The datasets used in this study include RNA-Seq and Agilent microarray gene expression profiles of 498 neuroblastoma patients [8], as well as matched aCGH data for a subset of 145 patients [1013]. The clinical characteristics of the 498 samples were described previously [8] and are included in Additional file 1: Table S1. The following prognostic endpoints were considered for the classification tasks: the occurrence of an event (progression, relapse or death) (ALL-EFS); the occurrence of death from disease (ALL-OS); an extreme disease outcome (CLASS); the occurrence of an event (HR-EFS) and death from disease (HR-OS) in the subset of high-risk (HR) patients. The HR status was defined according to the NB2004 risk stratification criteria. Samples were split into train (TR) and test (TS) sets according to previous partitioning [8]. Outcome stratification statistics are summarized in Table 1. The clinical characteristics of the patients are provided as Additional file 1.

Table 1 Sample stratification (number of subjects)

Data processing

The RNA-Seq data was downloaded from CAMDA2017 website ( The data provided was already preprocessed, normalized and log2 transformed using the Magic-AceView (“MAV”) pipeline, described in detail in [8]. In particular, we used the data aggregated at the gene level (“MAV-G”). Agilent microarray raw data was background-corrected (“normexp” method) and quantile-normalized with the limma R/Bioconductor package [14] to obtain log2 expressions for probes, further summarized over genes (“AG1-G”) using the microarray annotation file. The aCGH raw data was downloaded from GEO (accession numbers GSE45480, GSE56109, GSE25771 and GSE35953) and the file provided in Additional file 2: Table S2 was used to select and match the samples for which also microarray and RNA-Seq data was available. The selected aCGH microarray raw data files were preprocessed independently using the rCGH R/Bioconductor package [15] with default parameters, and segmentation tables were then summarized over genes (“CNV-G”). Features with undefined values (NA) were removed from all datasets before proceeding with downstream analyses. In addition, all data tables were filtered removing features with zero or near-zero variance using the nearZeroVar function in the caret R package with default parameters. To avoid information leakage, feature filtering was performed on the TR data set and applied on both TR and TS data sets. For the integrative analysis, juxtaposed (juxt) datasets AG1-G/CNV-G, AG1-G/MAV-G and CNV-G/MAV-G were created concatenating AG1-G and CNV-G, AG1-G and MAV-G, and CNV-G and MAV-G respectively.

Predictive classification

To ensure reproducibility and control overfitting, we adopted a Data Analysis Protocol (DAP) following the guidelines proposed by the U.S. FDA-led MAQC/SEQC initiatives [16, 17] for reproducibility in the analysis of high-throughput data. Briefly, given a dataset split in TR and TS portions, the former undergoes a 10×5−fold stratified Cross-Validation (CV) resulting in a ranked feature list and an average classification performance measure, here the Matthews Correlation Coefficient (MCC) [18, 19]. As classifiers, we used Linear Support Vector Machines (LSVM) and Random Forest (RF). At each CV iteration, features were ranked by support vector machine (SVM) weights or RF Gini index and the classifier was trained on an increasing number of ranked features (in this case, [ 5,10,25,50,75,100,500,1000,5000,10000,NF], with NF indicating the total number of features in the dataset). Features were also ranked using ANOVA F-Score (“KBest” in the following) as an alternative method independent of the classifier. The ranked CV lists were then aggregated into a single ranked feature list using the Borda method [20, 21]. The best model was later retrained on the whole TR set restricted to the features yielding the maximum MCC in CV, and selected for validation on the TS set. As a sanity check to avoid unwanted selection bias effects, the DAP was repeated stochastically scrambling the TR labels (“random label” scheme). We use MCC val to indicate MCC in validation, while MCC internal or MCC CV are used interchangeably to indicate performance in CV.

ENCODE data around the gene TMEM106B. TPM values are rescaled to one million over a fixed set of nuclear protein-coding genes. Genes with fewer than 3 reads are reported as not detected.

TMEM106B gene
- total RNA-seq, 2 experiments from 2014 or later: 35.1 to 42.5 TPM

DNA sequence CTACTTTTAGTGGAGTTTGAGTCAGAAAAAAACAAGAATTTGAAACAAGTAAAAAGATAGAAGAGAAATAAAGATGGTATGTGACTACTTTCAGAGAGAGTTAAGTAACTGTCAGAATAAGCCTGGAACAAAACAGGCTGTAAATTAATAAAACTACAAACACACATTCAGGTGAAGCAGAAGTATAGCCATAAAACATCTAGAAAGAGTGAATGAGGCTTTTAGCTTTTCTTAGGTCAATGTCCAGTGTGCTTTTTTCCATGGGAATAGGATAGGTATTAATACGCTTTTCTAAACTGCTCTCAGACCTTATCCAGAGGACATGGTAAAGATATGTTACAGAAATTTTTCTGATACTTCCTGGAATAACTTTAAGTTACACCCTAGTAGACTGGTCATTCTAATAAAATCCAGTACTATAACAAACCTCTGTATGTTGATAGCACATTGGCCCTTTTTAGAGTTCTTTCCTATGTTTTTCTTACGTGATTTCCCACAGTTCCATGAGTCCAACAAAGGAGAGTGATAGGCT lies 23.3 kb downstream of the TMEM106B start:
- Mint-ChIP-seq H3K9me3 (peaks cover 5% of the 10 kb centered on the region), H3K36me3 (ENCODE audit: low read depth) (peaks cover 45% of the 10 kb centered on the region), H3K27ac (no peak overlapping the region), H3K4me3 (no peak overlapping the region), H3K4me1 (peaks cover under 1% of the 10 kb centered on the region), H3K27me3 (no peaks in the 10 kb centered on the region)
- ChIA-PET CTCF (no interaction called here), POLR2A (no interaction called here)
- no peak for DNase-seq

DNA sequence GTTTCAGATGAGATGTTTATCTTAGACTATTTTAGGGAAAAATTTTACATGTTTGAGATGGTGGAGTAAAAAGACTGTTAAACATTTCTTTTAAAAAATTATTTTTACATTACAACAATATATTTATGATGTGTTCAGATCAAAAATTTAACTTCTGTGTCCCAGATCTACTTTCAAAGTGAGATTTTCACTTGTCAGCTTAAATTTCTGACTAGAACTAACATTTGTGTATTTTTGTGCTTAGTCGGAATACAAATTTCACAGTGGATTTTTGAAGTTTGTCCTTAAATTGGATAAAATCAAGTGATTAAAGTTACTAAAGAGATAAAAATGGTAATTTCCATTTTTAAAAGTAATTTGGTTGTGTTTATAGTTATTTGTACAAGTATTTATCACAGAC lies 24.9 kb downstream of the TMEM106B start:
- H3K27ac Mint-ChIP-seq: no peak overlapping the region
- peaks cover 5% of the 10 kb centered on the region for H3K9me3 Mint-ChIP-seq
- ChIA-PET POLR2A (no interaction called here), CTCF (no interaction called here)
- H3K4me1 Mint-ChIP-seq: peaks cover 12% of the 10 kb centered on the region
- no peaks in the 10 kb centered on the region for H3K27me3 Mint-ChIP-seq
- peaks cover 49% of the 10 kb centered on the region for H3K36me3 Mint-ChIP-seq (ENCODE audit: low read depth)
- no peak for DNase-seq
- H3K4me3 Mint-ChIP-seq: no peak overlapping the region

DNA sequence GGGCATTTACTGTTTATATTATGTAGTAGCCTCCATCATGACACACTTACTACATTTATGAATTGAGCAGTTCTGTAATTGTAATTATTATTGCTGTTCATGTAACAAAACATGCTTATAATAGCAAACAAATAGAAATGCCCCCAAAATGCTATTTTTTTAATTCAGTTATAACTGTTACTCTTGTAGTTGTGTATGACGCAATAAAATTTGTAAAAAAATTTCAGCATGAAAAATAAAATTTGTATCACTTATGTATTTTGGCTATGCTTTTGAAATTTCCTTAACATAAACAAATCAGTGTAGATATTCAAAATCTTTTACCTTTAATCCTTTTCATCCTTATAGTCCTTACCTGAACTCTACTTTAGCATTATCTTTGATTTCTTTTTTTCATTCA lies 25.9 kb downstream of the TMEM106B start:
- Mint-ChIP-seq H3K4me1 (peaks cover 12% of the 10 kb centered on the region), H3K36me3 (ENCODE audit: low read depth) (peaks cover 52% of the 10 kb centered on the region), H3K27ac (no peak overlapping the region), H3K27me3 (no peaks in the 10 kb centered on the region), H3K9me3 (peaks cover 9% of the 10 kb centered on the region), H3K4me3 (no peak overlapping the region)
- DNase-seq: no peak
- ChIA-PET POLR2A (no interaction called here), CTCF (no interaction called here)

Integrative network fusion – INF

We consider INF, a bioinformatics framework for the identification of integrated multi-omics biomarkers based on predictive profiling and a novel approach to their integration [9] (Fig. 1). In summary, first a RF (resp. LSVM) classifier is trained on the dataset obtained by juxtaposition of two omics data types (juxt), obtaining a feature list ranked by either mean decrease in Gini impurity (resp. SVM weights), or ANOVA F-Score. Secondly, the two omics data sets are integrated by Similarity Network Fusion [22] and features are ranked by a novel ranking scheme (rSNF) based on SNF-fused network clustering; a RF (resp. LSVM) model is then developed on the juxtaposed dataset with rSNF as feature ranking. From both approaches, a subset of top discriminant features is identified, according to the predictive performance of the classifiers. Finally, a RF (resp. LSVM) classifier is trained on the juxtaposed dataset restricted to the intersection of juxt and rSNF feature lists (INF). Predictive models are developed inside the DAP described above. The code implementing INF is available as a GitHub repository (manuscript in preparation).